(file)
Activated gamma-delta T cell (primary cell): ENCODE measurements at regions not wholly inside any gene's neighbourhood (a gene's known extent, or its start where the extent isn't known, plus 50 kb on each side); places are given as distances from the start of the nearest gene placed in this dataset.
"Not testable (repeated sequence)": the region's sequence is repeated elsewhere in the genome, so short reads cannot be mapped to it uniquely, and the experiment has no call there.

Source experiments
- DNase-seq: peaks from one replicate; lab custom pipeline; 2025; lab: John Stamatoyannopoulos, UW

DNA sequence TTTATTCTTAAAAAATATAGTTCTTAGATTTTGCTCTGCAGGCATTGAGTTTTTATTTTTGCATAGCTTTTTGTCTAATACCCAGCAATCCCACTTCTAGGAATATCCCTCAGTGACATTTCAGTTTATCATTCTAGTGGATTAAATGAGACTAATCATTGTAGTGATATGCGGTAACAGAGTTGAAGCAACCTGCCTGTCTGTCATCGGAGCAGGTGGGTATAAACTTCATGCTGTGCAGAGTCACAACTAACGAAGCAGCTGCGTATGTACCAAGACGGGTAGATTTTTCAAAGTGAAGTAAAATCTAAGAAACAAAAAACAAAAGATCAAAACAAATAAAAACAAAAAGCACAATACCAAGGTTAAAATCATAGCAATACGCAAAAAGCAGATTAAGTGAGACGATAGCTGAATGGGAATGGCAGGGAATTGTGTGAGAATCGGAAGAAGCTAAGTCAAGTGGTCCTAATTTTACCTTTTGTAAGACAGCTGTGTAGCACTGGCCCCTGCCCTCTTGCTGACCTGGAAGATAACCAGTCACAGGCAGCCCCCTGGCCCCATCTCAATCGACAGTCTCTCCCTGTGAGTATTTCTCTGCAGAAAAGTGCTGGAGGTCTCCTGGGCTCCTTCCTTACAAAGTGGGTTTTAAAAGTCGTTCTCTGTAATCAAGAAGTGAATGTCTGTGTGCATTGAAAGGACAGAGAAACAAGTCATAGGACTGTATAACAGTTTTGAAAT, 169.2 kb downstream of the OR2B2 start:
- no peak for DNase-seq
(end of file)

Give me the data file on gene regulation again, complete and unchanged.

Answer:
Activated gamma-delta T cell (primary cell): ENCODE measurements at regions not wholly inside any gene's neighbourhood (a gene's known extent, or its start where the extent isn't known, plus 50 kb on each side); places are given as distances from the start of the nearest gene placed in this dataset.
"Not testable (repeated sequence)": the region's sequence is repeated elsewhere in the genome, so short reads cannot be mapped to it uniquely, and the experiment has no call there.

Source experiments
- DNase-seq: peaks from one replicate; lab custom pipeline; 2025; lab: John Stamatoyannopoulos, UW

DNA sequence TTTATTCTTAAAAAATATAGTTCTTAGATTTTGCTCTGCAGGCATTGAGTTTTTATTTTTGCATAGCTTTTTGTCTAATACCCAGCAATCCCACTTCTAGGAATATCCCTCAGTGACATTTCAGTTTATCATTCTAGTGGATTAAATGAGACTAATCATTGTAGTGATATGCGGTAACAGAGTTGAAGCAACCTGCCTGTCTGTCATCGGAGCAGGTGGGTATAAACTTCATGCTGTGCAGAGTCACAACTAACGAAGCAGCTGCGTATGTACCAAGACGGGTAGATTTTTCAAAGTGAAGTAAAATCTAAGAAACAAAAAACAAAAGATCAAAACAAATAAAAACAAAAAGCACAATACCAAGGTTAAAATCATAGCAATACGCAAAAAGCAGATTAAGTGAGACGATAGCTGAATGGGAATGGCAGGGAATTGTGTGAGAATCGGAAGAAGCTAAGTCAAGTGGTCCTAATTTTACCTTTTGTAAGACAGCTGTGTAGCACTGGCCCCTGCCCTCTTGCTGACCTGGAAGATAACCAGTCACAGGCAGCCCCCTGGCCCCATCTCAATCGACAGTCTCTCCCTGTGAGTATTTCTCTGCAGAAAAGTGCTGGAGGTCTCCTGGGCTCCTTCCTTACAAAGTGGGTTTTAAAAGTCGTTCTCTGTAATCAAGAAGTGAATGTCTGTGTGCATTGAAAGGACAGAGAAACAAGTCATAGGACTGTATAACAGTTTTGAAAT, 169.2 kb downstream of the OR2B2 start:
- no peak for DNase-seq